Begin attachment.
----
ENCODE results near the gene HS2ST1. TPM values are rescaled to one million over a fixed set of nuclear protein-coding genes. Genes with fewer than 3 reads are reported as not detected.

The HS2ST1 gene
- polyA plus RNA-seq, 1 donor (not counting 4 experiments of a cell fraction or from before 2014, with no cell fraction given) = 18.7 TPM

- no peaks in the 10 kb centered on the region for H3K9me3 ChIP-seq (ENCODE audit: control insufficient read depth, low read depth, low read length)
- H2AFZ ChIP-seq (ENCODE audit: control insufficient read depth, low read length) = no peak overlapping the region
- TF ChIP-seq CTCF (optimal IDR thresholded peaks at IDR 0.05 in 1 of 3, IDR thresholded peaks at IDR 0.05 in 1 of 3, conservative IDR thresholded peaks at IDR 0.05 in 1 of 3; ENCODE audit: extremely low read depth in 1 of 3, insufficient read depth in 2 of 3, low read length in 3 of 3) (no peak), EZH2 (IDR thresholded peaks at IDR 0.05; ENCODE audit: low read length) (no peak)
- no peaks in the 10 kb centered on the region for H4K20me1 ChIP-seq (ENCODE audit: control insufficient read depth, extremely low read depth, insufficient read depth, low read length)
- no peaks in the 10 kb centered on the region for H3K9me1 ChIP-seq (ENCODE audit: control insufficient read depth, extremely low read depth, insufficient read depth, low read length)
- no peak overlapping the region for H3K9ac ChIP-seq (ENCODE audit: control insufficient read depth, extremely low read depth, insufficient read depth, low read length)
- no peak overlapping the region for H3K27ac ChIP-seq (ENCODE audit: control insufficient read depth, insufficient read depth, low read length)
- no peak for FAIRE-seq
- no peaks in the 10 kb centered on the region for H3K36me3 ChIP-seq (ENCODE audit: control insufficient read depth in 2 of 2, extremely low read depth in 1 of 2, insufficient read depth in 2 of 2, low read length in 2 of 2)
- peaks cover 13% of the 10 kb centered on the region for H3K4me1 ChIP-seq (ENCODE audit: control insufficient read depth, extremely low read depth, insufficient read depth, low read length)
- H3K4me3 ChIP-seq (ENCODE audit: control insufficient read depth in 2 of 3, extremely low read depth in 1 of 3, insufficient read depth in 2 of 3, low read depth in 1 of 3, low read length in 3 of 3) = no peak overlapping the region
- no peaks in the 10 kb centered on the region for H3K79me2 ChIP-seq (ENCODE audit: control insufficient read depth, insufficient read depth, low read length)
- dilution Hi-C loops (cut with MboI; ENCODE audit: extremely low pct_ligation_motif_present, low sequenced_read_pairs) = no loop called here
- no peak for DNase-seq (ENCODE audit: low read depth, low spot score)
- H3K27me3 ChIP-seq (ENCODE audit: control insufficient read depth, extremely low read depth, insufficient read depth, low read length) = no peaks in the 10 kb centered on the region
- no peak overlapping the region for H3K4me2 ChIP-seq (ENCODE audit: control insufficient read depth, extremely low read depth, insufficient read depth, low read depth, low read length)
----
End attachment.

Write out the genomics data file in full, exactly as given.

ENCODE results near the gene HS2ST1. TPM values are rescaled to one million over a fixed set of nuclear protein-coding genes. Genes with fewer than 3 reads are reported as not detected.

The HS2ST1 gene
- polyA plus RNA-seq, 1 donor (not counting 4 experiments of a cell fraction or from before 2014, with no cell fraction given) = 18.7 TPM

- no peaks in the 10 kb centered on the region for H3K9me3 ChIP-seq (ENCODE audit: control insufficient read depth, low read depth, low read length)
- H2AFZ ChIP-seq (ENCODE audit: control insufficient read depth, low read length) = no peak overlapping the region
- TF ChIP-seq CTCF (optimal IDR thresholded peaks at IDR 0.05 in 1 of 3, IDR thresholded peaks at IDR 0.05 in 1 of 3, conservative IDR thresholded peaks at IDR 0.05 in 1 of 3; ENCODE audit: extremely low read depth in 1 of 3, insufficient read depth in 2 of 3, low read length in 3 of 3) (no peak), EZH2 (IDR thresholded peaks at IDR 0.05; ENCODE audit: low read length) (no peak)
- no peaks in the 10 kb centered on the region for H4K20me1 ChIP-seq (ENCODE audit: control insufficient read depth, extremely low read depth, insufficient read depth, low read length)
- no peaks in the 10 kb centered on the region for H3K9me1 ChIP-seq (ENCODE audit: control insufficient read depth, extremely low read depth, insufficient read depth, low read length)
- no peak overlapping the region for H3K9ac ChIP-seq (ENCODE audit: control insufficient read depth, extremely low read depth, insufficient read depth, low read length)
- no peak overlapping the region for H3K27ac ChIP-seq (ENCODE audit: control insufficient read depth, insufficient read depth, low read length)
- no peak for FAIRE-seq
- no peaks in the 10 kb centered on the region for H3K36me3 ChIP-seq (ENCODE audit: control insufficient read depth in 2 of 2, extremely low read depth in 1 of 2, insufficient read depth in 2 of 2, low read length in 2 of 2)
- peaks cover 13% of the 10 kb centered on the region for H3K4me1 ChIP-seq (ENCODE audit: control insufficient read depth, extremely low read depth, insufficient read depth, low read length)
- H3K4me3 ChIP-seq (ENCODE audit: control insufficient read depth in 2 of 3, extremely low read depth in 1 of 3, insufficient read depth in 2 of 3, low read depth in 1 of 3, low read length in 3 of 3) = no peak overlapping the region
- no peaks in the 10 kb centered on the region for H3K79me2 ChIP-seq (ENCODE audit: control insufficient read depth, insufficient read depth, low read length)
- dilution Hi-C loops (cut with MboI; ENCODE audit: extremely low pct_ligation_motif_present, low sequenced_read_pairs) = no loop called here
- no peak for DNase-seq (ENCODE audit: low read depth, low spot score)
- H3K27me3 ChIP-seq (ENCODE audit: control insufficient read depth, extremely low read depth, insufficient read depth, low read length) = no peaks in the 10 kb centered on the region
- no peak overlapping the region for H3K4me2 ChIP-seq (ENCODE audit: control insufficient read depth, extremely low read depth, insufficient read depth, low read depth, low read length)